Vienna and Chicago: Friends or Foes? A Tale of Two Schools of Free-Market Economics

By Ebeling, Richard M. | Freeman, November 2005 | Go to article overview

Vienna and Chicago: Friends or Foes? A Tale of Two Schools of Free-Market Economics


Ebeling, Richard M., Freeman


Vienna and Chicago: Friends or Foes? A Tale of Two Schools of Free-Market Economics by Mark Skousen Capital Press * 2005 * 304 pages * $24.95 paperback

In the post-World War II era, two of the leading voices for a return to a competitive free-market economy have been the Austrian and Chicago schools of economics. Both schools have influenced many people about how markets work and how government affects economic affairs.

To many, the Austrian and Chicago economists seem to be saying the same thing: markets are an efficient way of using scarce resources to best serve consumers; individuals know their own interests and circumstances better than government regulators and planners; political controls tend to distort supply and demand and the price system through which markets are kept in balance. In addition, members of both schools of thought have long warned that inflation and its negative consequences stem from government monetary mismanagement.

As a result, on the surface there seems not to be much difference between the two schools. Yet anyone fairly familiar with the Austrian and Chicago approaches knows that in fact they not only look at the world through significantly different conceptual lenses, they often are extremely critical of each other.

In his recent book, Vienna and Chicago: Friends or Foes?, Mark Skousen tries to explain the history of the Austrian and Chicago approaches, and critically evaluate their strengths and weaknesses. Skousen explains the beginnings of the Austrian school in the last decades of the nineteenth century, during which Carl Menger, Eugen von Bohm-Bawerk, and Friedrich von Wieser developed the theory of marginal utility and opportunity cost; formulated a theory of capital, investment, and interest; and undermined the foundations of Marxian economics. He then traces the contributions of such leading twentieth-century Austrians as Ludwig von Mises and F.A. Hayek in the areas of monetary and business-cycle theory, their insightful criticisms on socialist central planning, and their conception of the market as a dynamic competitive process.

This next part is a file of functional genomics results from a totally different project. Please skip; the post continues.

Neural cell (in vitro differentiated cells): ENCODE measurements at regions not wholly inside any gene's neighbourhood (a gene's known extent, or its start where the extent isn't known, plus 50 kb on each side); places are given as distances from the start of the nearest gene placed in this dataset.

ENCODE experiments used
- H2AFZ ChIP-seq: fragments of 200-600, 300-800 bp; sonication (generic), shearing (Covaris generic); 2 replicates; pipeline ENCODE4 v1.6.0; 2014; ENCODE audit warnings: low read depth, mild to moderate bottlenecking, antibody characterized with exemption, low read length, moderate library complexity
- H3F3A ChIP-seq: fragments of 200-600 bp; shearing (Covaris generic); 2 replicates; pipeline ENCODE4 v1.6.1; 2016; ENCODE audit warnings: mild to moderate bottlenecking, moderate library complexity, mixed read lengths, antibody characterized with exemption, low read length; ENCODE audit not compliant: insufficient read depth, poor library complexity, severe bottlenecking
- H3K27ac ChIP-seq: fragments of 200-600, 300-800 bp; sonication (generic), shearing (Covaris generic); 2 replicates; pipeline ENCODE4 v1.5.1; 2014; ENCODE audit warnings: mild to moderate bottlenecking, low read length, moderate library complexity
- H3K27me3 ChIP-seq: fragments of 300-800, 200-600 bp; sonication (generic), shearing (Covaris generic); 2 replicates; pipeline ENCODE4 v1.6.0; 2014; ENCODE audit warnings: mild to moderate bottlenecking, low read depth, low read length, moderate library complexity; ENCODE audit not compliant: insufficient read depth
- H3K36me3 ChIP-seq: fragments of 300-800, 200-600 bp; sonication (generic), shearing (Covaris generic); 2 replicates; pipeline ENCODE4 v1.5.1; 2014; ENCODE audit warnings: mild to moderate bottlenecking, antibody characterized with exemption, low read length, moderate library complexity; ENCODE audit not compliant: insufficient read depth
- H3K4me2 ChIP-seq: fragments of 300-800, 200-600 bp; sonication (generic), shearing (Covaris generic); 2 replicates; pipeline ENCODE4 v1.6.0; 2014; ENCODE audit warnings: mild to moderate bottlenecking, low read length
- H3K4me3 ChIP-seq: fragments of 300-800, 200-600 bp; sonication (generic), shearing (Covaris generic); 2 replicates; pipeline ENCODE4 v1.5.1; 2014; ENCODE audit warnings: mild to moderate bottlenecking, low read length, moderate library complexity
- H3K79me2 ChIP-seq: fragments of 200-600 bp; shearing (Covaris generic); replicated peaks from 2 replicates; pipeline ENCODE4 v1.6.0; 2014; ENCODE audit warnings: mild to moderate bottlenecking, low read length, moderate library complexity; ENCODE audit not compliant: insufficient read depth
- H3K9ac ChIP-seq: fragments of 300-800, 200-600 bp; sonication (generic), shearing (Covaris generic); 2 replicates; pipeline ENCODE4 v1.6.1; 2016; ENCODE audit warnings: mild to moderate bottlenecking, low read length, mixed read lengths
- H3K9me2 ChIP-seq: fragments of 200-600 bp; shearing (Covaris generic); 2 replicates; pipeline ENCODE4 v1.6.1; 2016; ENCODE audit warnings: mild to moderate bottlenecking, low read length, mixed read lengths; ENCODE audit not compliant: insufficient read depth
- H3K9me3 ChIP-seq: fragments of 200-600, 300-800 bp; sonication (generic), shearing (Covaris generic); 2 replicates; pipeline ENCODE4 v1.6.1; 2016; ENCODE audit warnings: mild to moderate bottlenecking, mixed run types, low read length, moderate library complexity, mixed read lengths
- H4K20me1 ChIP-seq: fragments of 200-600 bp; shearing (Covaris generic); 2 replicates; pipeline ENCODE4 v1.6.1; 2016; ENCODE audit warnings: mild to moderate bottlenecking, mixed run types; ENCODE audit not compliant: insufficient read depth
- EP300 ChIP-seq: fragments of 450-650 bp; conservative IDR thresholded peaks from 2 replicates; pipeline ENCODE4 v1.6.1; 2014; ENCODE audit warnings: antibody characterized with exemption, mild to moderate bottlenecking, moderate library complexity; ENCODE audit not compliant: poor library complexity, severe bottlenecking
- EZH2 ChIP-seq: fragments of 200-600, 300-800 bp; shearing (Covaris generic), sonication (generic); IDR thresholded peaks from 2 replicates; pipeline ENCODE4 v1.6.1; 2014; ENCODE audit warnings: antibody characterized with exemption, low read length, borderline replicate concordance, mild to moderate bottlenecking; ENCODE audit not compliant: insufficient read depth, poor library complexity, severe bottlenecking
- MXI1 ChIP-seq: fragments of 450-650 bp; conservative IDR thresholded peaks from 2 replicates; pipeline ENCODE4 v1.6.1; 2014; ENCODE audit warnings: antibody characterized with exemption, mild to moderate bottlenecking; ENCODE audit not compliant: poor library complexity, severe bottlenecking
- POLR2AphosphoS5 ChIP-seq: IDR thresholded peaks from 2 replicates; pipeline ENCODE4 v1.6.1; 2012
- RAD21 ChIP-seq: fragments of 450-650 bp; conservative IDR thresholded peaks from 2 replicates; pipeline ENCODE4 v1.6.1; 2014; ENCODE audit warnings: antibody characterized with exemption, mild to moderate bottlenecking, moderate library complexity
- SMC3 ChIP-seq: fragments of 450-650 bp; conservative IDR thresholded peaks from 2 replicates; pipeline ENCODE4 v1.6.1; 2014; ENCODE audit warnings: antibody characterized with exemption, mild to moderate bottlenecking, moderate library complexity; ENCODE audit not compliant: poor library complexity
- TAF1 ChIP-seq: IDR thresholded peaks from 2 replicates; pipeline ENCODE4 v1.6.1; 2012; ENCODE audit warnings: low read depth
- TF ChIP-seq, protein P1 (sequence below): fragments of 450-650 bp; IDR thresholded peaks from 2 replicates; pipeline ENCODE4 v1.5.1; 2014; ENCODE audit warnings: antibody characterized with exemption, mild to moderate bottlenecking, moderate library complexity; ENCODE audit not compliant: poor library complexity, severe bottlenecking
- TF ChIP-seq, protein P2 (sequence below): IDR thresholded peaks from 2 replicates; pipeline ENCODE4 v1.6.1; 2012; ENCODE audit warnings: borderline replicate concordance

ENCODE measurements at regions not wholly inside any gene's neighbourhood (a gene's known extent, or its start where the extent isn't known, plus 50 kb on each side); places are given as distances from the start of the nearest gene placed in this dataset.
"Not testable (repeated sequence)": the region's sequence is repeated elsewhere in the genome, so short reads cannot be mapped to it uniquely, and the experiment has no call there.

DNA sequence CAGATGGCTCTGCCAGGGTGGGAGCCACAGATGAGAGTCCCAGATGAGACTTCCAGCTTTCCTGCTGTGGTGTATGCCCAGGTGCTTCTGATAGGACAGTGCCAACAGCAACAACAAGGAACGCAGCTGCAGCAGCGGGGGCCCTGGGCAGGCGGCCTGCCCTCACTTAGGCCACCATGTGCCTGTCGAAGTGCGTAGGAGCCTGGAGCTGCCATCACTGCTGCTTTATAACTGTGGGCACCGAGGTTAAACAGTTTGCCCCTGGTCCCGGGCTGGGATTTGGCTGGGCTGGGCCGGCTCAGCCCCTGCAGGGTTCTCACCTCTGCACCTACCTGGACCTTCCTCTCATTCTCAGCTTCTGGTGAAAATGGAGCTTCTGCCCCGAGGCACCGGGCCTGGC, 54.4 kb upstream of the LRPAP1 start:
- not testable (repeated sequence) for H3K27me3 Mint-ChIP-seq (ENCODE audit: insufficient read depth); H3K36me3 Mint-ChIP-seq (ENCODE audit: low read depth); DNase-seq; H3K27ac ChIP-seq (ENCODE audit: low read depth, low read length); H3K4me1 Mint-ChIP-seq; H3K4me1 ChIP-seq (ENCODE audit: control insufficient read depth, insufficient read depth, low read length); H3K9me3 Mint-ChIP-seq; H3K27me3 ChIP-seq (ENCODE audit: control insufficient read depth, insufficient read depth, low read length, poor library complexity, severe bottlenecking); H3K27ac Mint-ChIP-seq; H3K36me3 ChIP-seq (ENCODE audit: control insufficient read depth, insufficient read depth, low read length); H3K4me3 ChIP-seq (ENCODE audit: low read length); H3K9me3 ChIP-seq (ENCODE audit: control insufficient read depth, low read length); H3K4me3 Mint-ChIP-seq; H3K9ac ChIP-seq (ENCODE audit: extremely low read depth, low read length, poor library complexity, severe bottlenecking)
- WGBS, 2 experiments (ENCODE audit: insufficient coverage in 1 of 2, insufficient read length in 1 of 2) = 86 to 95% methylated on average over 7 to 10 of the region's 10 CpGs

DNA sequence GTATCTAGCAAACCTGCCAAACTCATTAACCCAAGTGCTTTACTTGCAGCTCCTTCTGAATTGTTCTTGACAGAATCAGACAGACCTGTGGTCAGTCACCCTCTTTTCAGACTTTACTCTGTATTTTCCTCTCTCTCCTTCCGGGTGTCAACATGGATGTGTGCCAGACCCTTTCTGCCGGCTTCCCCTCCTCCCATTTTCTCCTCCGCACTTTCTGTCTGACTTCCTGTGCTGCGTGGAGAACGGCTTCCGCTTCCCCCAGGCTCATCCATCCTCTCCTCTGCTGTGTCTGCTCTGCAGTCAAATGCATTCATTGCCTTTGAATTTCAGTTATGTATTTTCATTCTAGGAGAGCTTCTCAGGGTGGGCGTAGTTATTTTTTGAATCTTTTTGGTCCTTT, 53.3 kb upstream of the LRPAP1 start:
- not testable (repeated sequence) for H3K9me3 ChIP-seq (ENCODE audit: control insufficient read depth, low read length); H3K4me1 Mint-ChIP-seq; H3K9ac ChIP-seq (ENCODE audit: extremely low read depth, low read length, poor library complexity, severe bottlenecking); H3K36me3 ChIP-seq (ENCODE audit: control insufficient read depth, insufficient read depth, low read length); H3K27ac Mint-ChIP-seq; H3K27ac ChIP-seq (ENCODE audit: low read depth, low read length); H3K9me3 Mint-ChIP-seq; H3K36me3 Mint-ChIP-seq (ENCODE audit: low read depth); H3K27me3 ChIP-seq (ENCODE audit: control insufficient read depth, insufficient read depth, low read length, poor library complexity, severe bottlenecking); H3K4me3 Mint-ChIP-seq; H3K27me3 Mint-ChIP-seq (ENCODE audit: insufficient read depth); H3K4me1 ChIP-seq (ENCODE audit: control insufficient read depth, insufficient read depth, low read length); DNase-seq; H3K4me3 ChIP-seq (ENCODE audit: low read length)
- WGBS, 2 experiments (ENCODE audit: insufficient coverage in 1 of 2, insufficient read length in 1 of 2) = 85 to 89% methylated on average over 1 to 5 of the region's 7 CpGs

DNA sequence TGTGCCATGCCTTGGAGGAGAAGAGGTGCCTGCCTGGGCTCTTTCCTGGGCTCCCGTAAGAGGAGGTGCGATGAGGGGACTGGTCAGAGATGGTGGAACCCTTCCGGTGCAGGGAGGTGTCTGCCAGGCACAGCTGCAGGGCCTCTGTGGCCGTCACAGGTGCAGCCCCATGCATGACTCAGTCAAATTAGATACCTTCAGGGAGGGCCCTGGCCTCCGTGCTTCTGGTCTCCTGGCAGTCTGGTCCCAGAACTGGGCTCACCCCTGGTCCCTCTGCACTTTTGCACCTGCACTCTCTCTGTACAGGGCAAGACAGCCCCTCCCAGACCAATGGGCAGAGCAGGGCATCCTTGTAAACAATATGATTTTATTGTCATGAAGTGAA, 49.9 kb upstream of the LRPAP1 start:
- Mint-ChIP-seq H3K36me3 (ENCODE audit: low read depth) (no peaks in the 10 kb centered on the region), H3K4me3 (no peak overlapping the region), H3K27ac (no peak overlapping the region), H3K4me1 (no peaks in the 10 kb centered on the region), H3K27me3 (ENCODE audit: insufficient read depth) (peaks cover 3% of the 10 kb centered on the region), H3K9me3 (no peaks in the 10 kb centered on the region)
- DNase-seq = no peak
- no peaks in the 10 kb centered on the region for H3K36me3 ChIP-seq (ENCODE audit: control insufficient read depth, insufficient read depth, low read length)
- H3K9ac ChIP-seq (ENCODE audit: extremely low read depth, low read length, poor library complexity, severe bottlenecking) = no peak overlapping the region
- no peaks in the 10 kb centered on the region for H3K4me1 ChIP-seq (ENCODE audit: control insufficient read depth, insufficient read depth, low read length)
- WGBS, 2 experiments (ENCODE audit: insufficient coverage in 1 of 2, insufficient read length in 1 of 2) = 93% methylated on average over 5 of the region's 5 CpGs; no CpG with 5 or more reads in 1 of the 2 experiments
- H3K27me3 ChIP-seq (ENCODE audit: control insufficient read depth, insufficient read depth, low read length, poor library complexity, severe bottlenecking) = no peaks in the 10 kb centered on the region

The Chicago school developed later, in the 1920s and 1930s, out of the writings of Frank Knight, Jacob Viner, and Henry Simons, who were early critics of some aspects of Keynesian economics and of government planning. But the Chicago school only really flowered in the postwar era out of the contributions of Milton Friedman and George Stigler, who challenged, respectively, some of the rationales for macroeconomic and regulatory management of market activities.

For the remainder of the book, Skousen contrasts the two schools on a variety of topics, including methodology; inflation, business cycles and the monetary system; and government regulation and intervention. Somewhat irritatingly, Skousen concludes each section by declaring which school "wins the debate," using the language of tennis: "advantage" Vienna or Chicago. While seeming to be a cute way to evaluate the two schools, it comes across as rather sophomoric. Also, it often seems that Skousen's decision reflects his judgment about which school has been more influential among economists or in the policy arena. But the correctness of an idea is not measured, per se, by the number of its adherents. Alchemy and astrology have had wide followings, after all.

The core of the differences between the Austrian and Chicago schools is the question of how one tries to understand the world, including the market. Imagine that two objects are observed moving toward each other at a certain velocity. What can we predict about what will happen? Well, we can attempt to estimate their respective speeds and calculate when they are likely to collide, given the measured space between them. …

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